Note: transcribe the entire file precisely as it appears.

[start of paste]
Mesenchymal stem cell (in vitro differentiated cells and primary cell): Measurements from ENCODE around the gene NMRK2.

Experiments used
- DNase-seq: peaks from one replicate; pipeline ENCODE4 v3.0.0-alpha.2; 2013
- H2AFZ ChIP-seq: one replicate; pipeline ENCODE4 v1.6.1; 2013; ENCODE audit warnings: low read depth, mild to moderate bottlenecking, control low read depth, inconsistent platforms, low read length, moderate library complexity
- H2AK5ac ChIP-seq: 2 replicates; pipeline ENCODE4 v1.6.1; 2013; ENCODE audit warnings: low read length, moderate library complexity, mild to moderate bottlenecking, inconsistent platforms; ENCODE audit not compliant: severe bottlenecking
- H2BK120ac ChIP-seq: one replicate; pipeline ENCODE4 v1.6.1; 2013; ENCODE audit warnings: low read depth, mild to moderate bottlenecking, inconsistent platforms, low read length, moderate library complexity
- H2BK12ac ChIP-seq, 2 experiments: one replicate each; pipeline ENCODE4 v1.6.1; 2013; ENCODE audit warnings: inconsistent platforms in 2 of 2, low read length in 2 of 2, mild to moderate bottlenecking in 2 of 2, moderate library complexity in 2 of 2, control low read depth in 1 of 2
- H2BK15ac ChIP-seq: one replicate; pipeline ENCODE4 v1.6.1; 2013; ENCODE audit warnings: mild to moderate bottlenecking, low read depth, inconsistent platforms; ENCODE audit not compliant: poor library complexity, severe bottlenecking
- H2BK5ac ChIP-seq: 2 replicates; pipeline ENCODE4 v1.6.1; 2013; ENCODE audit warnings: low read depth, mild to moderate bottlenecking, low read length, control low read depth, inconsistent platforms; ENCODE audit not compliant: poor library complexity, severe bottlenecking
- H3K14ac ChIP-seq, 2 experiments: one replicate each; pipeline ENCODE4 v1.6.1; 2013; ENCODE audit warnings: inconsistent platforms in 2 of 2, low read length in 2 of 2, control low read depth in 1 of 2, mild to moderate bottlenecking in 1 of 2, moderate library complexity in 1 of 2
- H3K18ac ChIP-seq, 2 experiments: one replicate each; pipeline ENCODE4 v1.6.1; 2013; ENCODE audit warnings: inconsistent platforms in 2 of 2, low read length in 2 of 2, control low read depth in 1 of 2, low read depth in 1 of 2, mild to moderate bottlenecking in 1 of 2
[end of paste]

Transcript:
Mesenchymal stem cell (in vitro differentiated cells and primary cell): Measurements from ENCODE around the gene NMRK2.

Experiments used
- DNase-seq: peaks from one replicate; pipeline ENCODE4 v3.0.0-alpha.2; 2013
- H2AFZ ChIP-seq: one replicate; pipeline ENCODE4 v1.6.1; 2013; ENCODE audit warnings: low read depth, mild to moderate bottlenecking, control low read depth, inconsistent platforms, low read length, moderate library complexity
- H2AK5ac ChIP-seq: 2 replicates; pipeline ENCODE4 v1.6.1; 2013; ENCODE audit warnings: low read length, moderate library complexity, mild to moderate bottlenecking, inconsistent platforms; ENCODE audit not compliant: severe bottlenecking
- H2BK120ac ChIP-seq: one replicate; pipeline ENCODE4 v1.6.1; 2013; ENCODE audit warnings: low read depth, mild to moderate bottlenecking, inconsistent platforms, low read length, moderate library complexity
- H2BK12ac ChIP-seq, 2 experiments: one replicate each; pipeline ENCODE4 v1.6.1; 2013; ENCODE audit warnings: inconsistent platforms in 2 of 2, low read length in 2 of 2, mild to moderate bottlenecking in 2 of 2, moderate library complexity in 2 of 2, control low read depth in 1 of 2
- H2BK15ac ChIP-seq: one replicate; pipeline ENCODE4 v1.6.1; 2013; ENCODE audit warnings: mild to moderate bottlenecking, low read depth, inconsistent platforms; ENCODE audit not compliant: poor library complexity, severe bottlenecking
- H2BK5ac ChIP-seq: 2 replicates; pipeline ENCODE4 v1.6.1; 2013; ENCODE audit warnings: low read depth, mild to moderate bottlenecking, low read length, control low read depth, inconsistent platforms; ENCODE audit not compliant: poor library complexity, severe bottlenecking
- H3K14ac ChIP-seq, 2 experiments: one replicate each; pipeline ENCODE4 v1.6.1; 2013; ENCODE audit warnings: inconsistent platforms in 2 of 2, low read length in 2 of 2, control low read depth in 1 of 2, mild to moderate bottlenecking in 1 of 2, moderate library complexity in 1 of 2
- H3K18ac ChIP-seq, 2 experiments: one replicate each; pipeline ENCODE4 v1.6.1; 2013; ENCODE audit warnings: inconsistent platforms in 2 of 2, low read length in 2 of 2, control low read depth in 1 of 2, low read depth in 1 of 2, mild to moderate bottlenecking in 1 of 2